CANBERRA, Australia (AP) — A provincial parliament on Tuesday passed the first law allowing same-sex marriage in Australia, but it could be short-lived with the federal government threatening a court challenge.
The Australian Capital Territory parliament passed the law with the support of lawmakers from the province's governing Labor and Greens parties. All eight opposition Liberal Party lawmakers in the 17-seat Legislative Assembly voted against the bill.
The first marriages could take place in the national capital Canberra in December, but federal Attorney General George Brandis, a member of the Liberal Party, said his government has legal advice that the legislation is invalid.
Australian Capital Territory Chief Minister Katy Gallagher refused a request from Brandis to wait on allowing any same-sex marriages until the High Court ruled on the law's constitutional validity.
Australian federal law was amended in 2004 to specify that marriage can only be between a man and a woman. But it also specifically applied to heterosexual couples, and some lawyers argue that leaves states free to legislate for same-sex marriage.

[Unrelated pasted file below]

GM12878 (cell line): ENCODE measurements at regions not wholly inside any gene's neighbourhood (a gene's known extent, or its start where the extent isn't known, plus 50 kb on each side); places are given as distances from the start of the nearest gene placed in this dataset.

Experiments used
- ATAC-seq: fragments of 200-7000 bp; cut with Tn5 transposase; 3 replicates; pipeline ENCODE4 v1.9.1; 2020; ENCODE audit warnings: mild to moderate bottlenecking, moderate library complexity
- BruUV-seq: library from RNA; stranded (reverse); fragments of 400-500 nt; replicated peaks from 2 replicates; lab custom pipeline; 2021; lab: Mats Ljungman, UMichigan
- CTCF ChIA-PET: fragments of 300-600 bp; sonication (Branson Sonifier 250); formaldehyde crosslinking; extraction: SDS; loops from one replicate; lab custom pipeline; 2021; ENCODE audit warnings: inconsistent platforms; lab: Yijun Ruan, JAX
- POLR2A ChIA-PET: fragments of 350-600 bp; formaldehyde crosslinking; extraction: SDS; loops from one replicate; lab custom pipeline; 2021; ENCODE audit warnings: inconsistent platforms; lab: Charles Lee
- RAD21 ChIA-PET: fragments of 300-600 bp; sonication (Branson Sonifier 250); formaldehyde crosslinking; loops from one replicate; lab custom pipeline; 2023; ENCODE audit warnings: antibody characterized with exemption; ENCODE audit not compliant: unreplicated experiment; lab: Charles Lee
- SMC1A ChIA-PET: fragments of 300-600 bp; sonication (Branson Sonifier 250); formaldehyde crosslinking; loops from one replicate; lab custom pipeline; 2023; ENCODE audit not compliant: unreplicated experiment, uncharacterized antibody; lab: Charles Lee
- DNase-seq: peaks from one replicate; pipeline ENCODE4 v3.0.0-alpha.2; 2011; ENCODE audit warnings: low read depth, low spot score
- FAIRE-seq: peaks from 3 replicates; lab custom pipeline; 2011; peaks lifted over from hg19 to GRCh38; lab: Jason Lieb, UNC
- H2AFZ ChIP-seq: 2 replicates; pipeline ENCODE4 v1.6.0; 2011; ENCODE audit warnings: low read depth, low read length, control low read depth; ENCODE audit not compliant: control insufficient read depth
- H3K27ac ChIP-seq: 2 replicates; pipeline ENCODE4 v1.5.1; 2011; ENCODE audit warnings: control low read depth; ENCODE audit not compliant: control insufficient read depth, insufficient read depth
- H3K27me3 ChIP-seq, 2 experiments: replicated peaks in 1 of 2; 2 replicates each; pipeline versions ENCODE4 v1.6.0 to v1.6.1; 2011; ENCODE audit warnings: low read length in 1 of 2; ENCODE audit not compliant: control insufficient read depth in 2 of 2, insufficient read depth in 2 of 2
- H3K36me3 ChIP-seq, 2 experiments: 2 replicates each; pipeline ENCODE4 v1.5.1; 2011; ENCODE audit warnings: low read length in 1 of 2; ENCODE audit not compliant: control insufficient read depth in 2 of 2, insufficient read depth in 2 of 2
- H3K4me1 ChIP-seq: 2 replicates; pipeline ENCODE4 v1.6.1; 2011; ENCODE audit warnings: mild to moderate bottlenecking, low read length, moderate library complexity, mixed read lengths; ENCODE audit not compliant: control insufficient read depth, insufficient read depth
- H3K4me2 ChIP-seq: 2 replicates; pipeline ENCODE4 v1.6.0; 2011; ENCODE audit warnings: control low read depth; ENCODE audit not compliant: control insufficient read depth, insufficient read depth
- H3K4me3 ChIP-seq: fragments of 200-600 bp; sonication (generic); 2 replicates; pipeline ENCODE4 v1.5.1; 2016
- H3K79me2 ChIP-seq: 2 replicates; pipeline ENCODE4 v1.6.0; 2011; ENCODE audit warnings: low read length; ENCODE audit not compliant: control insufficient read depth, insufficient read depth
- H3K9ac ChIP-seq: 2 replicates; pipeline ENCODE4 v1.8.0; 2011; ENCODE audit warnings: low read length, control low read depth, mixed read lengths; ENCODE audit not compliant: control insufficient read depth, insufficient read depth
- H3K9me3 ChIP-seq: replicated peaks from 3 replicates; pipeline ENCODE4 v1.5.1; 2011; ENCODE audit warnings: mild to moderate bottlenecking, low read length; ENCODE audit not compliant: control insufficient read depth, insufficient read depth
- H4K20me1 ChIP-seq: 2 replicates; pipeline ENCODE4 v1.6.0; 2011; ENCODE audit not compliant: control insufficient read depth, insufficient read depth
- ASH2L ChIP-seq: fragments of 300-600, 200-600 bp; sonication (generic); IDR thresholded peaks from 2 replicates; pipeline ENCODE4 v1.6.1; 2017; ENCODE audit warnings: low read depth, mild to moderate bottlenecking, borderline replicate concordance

Prime Minister Tony Abbott opposes gay marriage and his coalition last year thwarted federal bills that would have allowed legal recognition of same-sex relationships.
His sister Christine Forster disclosed on Nine Network national television on Tuesday that she is engaged to her partner of six years, Virginia Edwards. Forster said they would not marry until they could do so in their hometown of Sydney.
Forster said the prime minister supported her relationship. However brother and sister disagreed on whether same-sex relationships should be legally recognized as marriages.
"He's always said: 'Well, I'll be there at the wedding, Chris,'" Forster told Nine.
Gay lobby group Australian Marriage Equality said thousands of same-sex couples from across Australia had shown interest in tying the knot in Canberra.
The capital territory encompasses mainly Canberra, with a population of 360,000.
Constitutional lawyer George Williams, of the University of New South Wales, said there were no precedents to suggest which government would likely win the High Court case. "It's a genuinely open question," said.
Federal Parliament could also pass legislation to remove the Australian Capital Territory law. But the government could not rely on the Senate backing such federal intervention.
"They may have reached an assessment that that may not be easy at the moment and also perhaps they don't want that sort of debate" the federal parliament, Williams said.